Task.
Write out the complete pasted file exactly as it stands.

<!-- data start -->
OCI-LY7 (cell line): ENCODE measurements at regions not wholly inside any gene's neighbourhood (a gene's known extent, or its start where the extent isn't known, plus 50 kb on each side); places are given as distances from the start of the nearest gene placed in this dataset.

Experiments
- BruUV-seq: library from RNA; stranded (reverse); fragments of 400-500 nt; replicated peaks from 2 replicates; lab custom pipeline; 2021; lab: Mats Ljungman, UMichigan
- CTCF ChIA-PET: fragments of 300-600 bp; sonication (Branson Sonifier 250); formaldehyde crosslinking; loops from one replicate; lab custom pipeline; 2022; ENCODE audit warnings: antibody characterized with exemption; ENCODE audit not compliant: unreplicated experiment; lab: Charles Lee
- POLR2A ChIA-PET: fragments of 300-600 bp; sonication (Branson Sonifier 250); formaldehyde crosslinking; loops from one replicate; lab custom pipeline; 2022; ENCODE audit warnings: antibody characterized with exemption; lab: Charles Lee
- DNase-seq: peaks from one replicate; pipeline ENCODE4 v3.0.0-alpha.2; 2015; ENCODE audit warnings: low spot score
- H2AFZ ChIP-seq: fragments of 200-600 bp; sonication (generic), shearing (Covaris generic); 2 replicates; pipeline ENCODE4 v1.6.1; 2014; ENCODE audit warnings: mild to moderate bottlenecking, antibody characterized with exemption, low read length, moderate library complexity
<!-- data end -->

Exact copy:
OCI-LY7 (cell line): ENCODE measurements at regions not wholly inside any gene's neighbourhood (a gene's known extent, or its start where the extent isn't known, plus 50 kb on each side); places are given as distances from the start of the nearest gene placed in this dataset.

Experiments
- BruUV-seq: library from RNA; stranded (reverse); fragments of 400-500 nt; replicated peaks from 2 replicates; lab custom pipeline; 2021; lab: Mats Ljungman, UMichigan
- CTCF ChIA-PET: fragments of 300-600 bp; sonication (Branson Sonifier 250); formaldehyde crosslinking; loops from one replicate; lab custom pipeline; 2022; ENCODE audit warnings: antibody characterized with exemption; ENCODE audit not compliant: unreplicated experiment; lab: Charles Lee
- POLR2A ChIA-PET: fragments of 300-600 bp; sonication (Branson Sonifier 250); formaldehyde crosslinking; loops from one replicate; lab custom pipeline; 2022; ENCODE audit warnings: antibody characterized with exemption; lab: Charles Lee
- DNase-seq: peaks from one replicate; pipeline ENCODE4 v3.0.0-alpha.2; 2015; ENCODE audit warnings: low spot score
- H2AFZ ChIP-seq: fragments of 200-600 bp; sonication (generic), shearing (Covaris generic); 2 replicates; pipeline ENCODE4 v1.6.1; 2014; ENCODE audit warnings: mild to moderate bottlenecking, antibody characterized with exemption, low read length, moderate library complexity